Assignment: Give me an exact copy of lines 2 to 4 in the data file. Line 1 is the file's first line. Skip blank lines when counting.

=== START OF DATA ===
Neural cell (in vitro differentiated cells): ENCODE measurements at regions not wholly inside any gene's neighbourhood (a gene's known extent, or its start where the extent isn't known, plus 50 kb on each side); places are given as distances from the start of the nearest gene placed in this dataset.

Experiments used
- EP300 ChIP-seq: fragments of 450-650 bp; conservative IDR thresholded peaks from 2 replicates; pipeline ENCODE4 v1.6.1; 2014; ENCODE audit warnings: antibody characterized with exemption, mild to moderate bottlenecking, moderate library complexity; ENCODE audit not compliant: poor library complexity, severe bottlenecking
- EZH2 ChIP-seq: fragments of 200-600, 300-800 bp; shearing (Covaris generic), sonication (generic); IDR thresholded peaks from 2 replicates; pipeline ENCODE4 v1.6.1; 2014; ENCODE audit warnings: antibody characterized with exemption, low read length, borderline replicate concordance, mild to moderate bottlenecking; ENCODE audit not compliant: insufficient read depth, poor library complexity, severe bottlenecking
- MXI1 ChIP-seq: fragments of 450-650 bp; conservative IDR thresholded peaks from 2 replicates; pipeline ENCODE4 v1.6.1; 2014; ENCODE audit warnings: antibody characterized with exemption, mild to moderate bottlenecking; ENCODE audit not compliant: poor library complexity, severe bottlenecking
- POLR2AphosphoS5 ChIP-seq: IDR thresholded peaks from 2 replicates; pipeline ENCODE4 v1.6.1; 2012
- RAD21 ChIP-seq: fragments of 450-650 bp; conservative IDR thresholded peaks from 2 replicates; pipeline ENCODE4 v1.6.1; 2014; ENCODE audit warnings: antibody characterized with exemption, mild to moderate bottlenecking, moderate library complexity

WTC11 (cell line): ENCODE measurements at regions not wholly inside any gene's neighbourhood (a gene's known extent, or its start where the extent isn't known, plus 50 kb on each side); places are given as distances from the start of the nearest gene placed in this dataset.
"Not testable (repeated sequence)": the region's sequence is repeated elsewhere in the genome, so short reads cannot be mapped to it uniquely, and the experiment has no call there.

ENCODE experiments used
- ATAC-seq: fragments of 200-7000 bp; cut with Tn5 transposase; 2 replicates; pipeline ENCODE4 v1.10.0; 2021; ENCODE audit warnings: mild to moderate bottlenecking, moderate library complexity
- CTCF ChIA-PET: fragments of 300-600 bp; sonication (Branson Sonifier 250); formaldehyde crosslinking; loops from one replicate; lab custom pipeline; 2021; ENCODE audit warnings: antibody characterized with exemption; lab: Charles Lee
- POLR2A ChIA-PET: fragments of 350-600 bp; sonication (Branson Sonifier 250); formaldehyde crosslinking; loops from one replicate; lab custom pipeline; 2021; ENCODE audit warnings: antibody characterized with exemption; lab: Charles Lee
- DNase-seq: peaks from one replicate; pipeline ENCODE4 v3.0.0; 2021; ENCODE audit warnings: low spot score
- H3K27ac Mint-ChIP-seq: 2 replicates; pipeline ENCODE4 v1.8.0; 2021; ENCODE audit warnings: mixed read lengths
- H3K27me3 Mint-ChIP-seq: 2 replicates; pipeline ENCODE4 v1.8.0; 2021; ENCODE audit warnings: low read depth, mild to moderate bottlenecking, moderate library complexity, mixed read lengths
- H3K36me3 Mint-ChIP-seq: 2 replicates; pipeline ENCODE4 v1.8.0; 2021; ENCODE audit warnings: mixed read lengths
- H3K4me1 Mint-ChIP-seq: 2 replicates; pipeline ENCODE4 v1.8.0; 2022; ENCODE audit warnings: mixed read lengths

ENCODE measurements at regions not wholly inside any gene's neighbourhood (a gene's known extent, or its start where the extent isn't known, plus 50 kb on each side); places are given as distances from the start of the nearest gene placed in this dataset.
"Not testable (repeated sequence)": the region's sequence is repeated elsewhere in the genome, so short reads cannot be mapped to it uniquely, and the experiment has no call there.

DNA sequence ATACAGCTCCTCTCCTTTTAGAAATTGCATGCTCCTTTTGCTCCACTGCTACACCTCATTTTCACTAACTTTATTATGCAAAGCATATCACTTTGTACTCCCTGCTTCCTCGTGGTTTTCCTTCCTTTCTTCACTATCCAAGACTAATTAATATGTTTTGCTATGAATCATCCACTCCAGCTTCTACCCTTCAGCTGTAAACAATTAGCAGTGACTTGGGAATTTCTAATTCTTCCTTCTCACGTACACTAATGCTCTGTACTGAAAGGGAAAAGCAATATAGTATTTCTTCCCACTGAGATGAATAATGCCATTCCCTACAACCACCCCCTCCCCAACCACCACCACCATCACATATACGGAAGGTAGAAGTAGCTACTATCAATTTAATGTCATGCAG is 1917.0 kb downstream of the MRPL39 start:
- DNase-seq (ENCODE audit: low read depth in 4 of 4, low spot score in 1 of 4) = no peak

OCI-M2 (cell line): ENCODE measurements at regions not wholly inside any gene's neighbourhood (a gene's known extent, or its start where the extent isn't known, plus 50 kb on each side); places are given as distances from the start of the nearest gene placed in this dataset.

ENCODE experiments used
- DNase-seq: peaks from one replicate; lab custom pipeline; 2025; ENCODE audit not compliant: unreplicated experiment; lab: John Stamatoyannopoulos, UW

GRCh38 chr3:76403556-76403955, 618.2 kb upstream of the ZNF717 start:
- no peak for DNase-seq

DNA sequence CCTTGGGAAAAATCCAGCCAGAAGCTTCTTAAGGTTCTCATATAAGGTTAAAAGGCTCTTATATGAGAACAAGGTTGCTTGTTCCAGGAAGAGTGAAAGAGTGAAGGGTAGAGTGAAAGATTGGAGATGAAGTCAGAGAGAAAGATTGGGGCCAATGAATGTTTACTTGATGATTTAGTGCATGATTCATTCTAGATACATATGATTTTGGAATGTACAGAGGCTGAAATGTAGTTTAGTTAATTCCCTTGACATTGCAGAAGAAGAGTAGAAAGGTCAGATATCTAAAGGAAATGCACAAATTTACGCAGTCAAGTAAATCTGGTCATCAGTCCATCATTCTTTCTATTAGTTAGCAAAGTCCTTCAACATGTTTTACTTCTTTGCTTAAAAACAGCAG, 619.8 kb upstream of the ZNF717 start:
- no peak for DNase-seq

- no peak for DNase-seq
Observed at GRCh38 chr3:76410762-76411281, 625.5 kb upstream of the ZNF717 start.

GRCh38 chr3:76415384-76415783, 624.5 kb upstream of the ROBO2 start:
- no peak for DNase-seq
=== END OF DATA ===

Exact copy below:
Experiments used
- EP300 ChIP-seq: fragments of 450-650 bp; conservative IDR thresholded peaks from 2 replicates; pipeline ENCODE4 v1.6.1; 2014; ENCODE audit warnings: antibody characterized with exemption, mild to moderate bottlenecking, moderate library complexity; ENCODE audit not compliant: poor library complexity, severe bottlenecking
- EZH2 ChIP-seq: fragments of 200-600, 300-800 bp; shearing (Covaris generic), sonication (generic); IDR thresholded peaks from 2 replicates; pipeline ENCODE4 v1.6.1; 2014; ENCODE audit warnings: antibody characterized with exemption, low read length, borderline replicate concordance, mild to moderate bottlenecking; ENCODE audit not compliant: insufficient read depth, poor library complexity, severe bottlenecking